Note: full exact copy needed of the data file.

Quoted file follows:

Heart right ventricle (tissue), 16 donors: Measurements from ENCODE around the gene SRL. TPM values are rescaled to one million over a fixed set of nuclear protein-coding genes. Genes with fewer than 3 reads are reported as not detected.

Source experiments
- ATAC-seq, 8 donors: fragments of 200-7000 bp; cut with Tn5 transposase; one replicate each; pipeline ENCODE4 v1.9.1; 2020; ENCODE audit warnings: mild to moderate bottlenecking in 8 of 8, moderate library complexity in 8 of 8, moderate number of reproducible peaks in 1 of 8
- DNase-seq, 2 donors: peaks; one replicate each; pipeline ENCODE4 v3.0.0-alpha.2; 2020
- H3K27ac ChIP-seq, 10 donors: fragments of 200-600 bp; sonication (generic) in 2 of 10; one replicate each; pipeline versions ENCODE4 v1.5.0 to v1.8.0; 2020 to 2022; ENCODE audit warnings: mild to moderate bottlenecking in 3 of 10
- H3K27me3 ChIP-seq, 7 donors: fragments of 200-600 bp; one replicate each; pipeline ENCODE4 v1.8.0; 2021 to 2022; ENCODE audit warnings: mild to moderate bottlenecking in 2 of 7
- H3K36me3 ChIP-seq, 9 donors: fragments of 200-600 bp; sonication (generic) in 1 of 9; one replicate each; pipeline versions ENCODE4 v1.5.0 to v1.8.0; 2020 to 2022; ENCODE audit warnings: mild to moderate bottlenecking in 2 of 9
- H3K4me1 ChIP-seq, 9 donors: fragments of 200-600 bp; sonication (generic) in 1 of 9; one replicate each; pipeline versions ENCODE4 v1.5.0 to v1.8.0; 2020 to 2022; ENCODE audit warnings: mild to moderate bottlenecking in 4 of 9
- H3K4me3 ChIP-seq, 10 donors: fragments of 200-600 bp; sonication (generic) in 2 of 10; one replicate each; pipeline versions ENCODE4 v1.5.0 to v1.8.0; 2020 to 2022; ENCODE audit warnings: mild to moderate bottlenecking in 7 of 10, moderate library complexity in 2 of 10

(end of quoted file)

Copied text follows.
Heart right ventricle (tissue), 16 donors: Measurements from ENCODE around the gene SRL. TPM values are rescaled to one million over a fixed set of nuclear protein-coding genes. Genes with fewer than 3 reads are reported as not detected.

Source experiments
- ATAC-seq, 8 donors: fragments of 200-7000 bp; cut with Tn5 transposase; one replicate each; pipeline ENCODE4 v1.9.1; 2020; ENCODE audit warnings: mild to moderate bottlenecking in 8 of 8, moderate library complexity in 8 of 8, moderate number of reproducible peaks in 1 of 8
- DNase-seq, 2 donors: peaks; one replicate each; pipeline ENCODE4 v3.0.0-alpha.2; 2020
- H3K27ac ChIP-seq, 10 donors: fragments of 200-600 bp; sonication (generic) in 2 of 10; one replicate each; pipeline versions ENCODE4 v1.5.0 to v1.8.0; 2020 to 2022; ENCODE audit warnings: mild to moderate bottlenecking in 3 of 10
- H3K27me3 ChIP-seq, 7 donors: fragments of 200-600 bp; one replicate each; pipeline ENCODE4 v1.8.0; 2021 to 2022; ENCODE audit warnings: mild to moderate bottlenecking in 2 of 7
- H3K36me3 ChIP-seq, 9 donors: fragments of 200-600 bp; sonication (generic) in 1 of 9; one replicate each; pipeline versions ENCODE4 v1.5.0 to v1.8.0; 2020 to 2022; ENCODE audit warnings: mild to moderate bottlenecking in 2 of 9
- H3K4me1 ChIP-seq, 9 donors: fragments of 200-600 bp; sonication (generic) in 1 of 9; one replicate each; pipeline versions ENCODE4 v1.5.0 to v1.8.0; 2020 to 2022; ENCODE audit warnings: mild to moderate bottlenecking in 4 of 9
- H3K4me3 ChIP-seq, 10 donors: fragments of 200-600 bp; sonication (generic) in 2 of 10; one replicate each; pipeline versions ENCODE4 v1.5.0 to v1.8.0; 2020 to 2022; ENCODE audit warnings: mild to moderate bottlenecking in 7 of 10, moderate library complexity in 2 of 10